Owner gives back to local businesses

Website allows people to purchase gift cards, masks; raised $6,000 for restaurants

About+26+people+donated+money+to+the+Community+Action+Center+through+the+fundraiser+put+on+by+College+Hill+Custom+Threads.

COURTESY OF TONY POSTON

About 26 people donated money to the Community Action Center through the fundraiser put on by College Hill Custom Threads.

ANNIE HAGER, Evergreen reporter

It started as a website.

Tony Poston, owner of College Hill Custom Threads, said he created a fundraiser to support local businesses during COVID-19, which has raised about $6,000 so far.

College Hill Custom Threads is a brand and merchandise studio in Pullman known for making apparel for student groups and businesses, he said.

Poston and a friend began a website where they compiled URLs of different businesses in Pullman to sell gift cards online for restaurants and shops, Poston said. Sales from the store’s Pullman-themed masks also go toward the fundraiser.

College Hill Custom Threads is re-launching the mask and gift card bundle campaign this week, Poston said.

“When COVID hit, a lot of restaurants were closed down, and a lot of small businesses were suffering,” Poston said. “Students went home after spring break and we saw a big drop in Pullman with the student population.”

Poston continues his involvement with the Pullman Chamber of Commerce, he said, which resulted in an idea to start a fundraiser to help local businesses.

“A lot of people have been asking about Pullman-themed masks, we designed a couple of them and thought it would be fun to bundle them up with some local restaurant gift cards,” Poston said.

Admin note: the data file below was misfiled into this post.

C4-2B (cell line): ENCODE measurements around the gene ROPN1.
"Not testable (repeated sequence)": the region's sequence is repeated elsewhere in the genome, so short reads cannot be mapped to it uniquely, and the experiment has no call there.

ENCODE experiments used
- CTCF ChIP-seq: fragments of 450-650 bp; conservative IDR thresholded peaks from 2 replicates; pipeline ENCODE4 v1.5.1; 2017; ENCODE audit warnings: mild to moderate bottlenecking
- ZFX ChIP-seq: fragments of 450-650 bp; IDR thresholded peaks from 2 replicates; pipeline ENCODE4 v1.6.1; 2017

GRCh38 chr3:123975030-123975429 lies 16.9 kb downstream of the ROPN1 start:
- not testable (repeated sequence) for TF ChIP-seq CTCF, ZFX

Jim Harbour, owner of Porch Light Pizza and co-owner of South Fork, said his restaurants both received funds from the gift card fundraiser.

When COVID-19 hit, both restaurants immediately shut down for two days before they were able to pivot and created a 100 percent ordering online process, Harbour said.

College Hill Custom Threads can sell all over the country. Poston said gift cards were a ‘no brainer.’ People were buying and wanted masks that reminded them of WSU.

“These businesses are struggling like we’ve never seen before and we have had a few businesses shut down in Pullman,” Poston said. “We don’t want to see anymore.”

People can donate their gift cards to the Pullman Serves it Forward program, which provides nutritious meals to families in need, he said.

“We actually had 26 people who chose to do that, so we just wrote a check for $520 to the Community Action Center,” Poston said.

For every person that purchased this bundle, College Hill Custom Thread’s staff sent handwritten thank you cards with each order, he said.

Some people would buy four or five gift cards because they don’t expire, and they knew they could use them when they could travel back to Pullman safely, Poston said.

“It’s a triple win,” Harbour said. “Tony sells some masks and makes a tiny bit of money, we sell gift cards and make some money, and the guests and consumers get to feel good supporting two town businesses.”

The community is trying, he said, and they need every bit of it.

“I’m just really proud of all the alumni and the people that are fans of Pullman, too,” he said.